t ;K";-je;rte w sisters. Mrs. E. P. Rothrock and
- - r- ' I K T .
the referendum was defeated by
Mrs. Robert Wall, both of Leaks-
Thc Dialectic Senate won a
unanimous decision for legalized
mercy killing Wednesday night
in its annual debate with the
Philanthropic Assembly in Ger
All three of the judges of the
traditional Di-Phi Debate
agreed that the Di presented a
superior case for the affirmative
ide of the euthanasia question
and the audience voiced its ap'
proval of legalized mercy kill
ing by a vote of 25 to 7.
ivauonai attention nas re-
i ii x i i i i l : .i
ccntly been focused upon the wmcn must-Dc puousnra m uic
mercy killing question by, the UaUy lar "eel -along witn tne
trial of Carol Ann Paight, Con-
'14 Miles Awoy!'
1 i -
Story Of Shermans Raleigh March
To Be Broadcast Sunday Afternoon
By Waller Whitaker
The words were whispered
throughout the city. "Sherman's
Army 14 miles away!" And the
people asked themselves an omi-;
nous question: "Will they burn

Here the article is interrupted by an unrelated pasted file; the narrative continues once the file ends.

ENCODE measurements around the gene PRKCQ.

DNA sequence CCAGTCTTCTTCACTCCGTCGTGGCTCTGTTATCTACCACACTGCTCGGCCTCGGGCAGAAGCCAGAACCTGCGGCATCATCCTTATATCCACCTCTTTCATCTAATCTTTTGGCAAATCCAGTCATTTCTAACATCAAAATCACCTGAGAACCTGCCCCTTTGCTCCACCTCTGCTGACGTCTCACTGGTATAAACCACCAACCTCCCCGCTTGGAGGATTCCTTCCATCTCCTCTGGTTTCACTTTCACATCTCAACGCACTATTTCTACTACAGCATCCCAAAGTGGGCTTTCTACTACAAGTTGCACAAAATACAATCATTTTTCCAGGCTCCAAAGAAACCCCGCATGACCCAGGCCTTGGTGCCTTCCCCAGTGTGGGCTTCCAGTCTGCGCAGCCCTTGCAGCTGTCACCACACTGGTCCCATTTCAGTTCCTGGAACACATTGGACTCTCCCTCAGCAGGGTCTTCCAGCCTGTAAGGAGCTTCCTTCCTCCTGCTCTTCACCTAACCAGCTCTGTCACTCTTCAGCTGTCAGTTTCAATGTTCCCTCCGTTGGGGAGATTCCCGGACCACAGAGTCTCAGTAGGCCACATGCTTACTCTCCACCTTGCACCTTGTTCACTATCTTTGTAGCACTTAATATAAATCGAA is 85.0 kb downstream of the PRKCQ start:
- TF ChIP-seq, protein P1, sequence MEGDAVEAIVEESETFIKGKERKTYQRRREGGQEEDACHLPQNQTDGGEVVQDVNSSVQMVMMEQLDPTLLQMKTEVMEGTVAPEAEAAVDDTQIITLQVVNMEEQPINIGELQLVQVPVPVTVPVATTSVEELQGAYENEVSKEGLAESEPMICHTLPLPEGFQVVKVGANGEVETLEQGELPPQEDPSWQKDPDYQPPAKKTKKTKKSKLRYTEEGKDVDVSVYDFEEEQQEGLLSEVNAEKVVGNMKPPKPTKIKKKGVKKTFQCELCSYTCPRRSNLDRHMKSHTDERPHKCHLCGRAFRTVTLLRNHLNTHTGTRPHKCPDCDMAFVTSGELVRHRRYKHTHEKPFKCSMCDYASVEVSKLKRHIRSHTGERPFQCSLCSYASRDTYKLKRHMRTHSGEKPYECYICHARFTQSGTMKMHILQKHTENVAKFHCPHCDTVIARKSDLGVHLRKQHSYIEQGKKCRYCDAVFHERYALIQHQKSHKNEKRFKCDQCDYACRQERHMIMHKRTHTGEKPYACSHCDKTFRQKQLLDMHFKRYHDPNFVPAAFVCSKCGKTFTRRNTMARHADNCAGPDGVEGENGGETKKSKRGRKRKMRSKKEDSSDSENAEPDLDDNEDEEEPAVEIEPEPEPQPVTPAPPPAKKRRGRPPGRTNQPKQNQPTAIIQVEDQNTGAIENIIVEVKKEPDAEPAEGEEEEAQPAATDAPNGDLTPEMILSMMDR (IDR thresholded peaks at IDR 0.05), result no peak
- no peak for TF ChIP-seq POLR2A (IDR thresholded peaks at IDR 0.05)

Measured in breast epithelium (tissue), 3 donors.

Raleigh as they burned Atlanta?"
During the long, dark night of
April 11, 1868, Governor Vance
sat at his desk in the executive
mansion, composing hasty mes
sages by flickering candlelight.
In their homes the citizens wait
ed silently for the fall of their
At 10 o'clock the following
morning, five grim-faced men
boarded a special train at. the
Raleigh depot. Ahead of them!
lay a dramatic and dangerous
mission to prevent Sherman
from destroying the State Capitol.
This Sunday, a 30-minute
dramatization of this exciting
chapter of Tar Heel history will
be presented over 'many North
Carolina radio stations on the
"University Hour" radio pro
The "University Hour" is pro
duced by the Communication
Center of the University of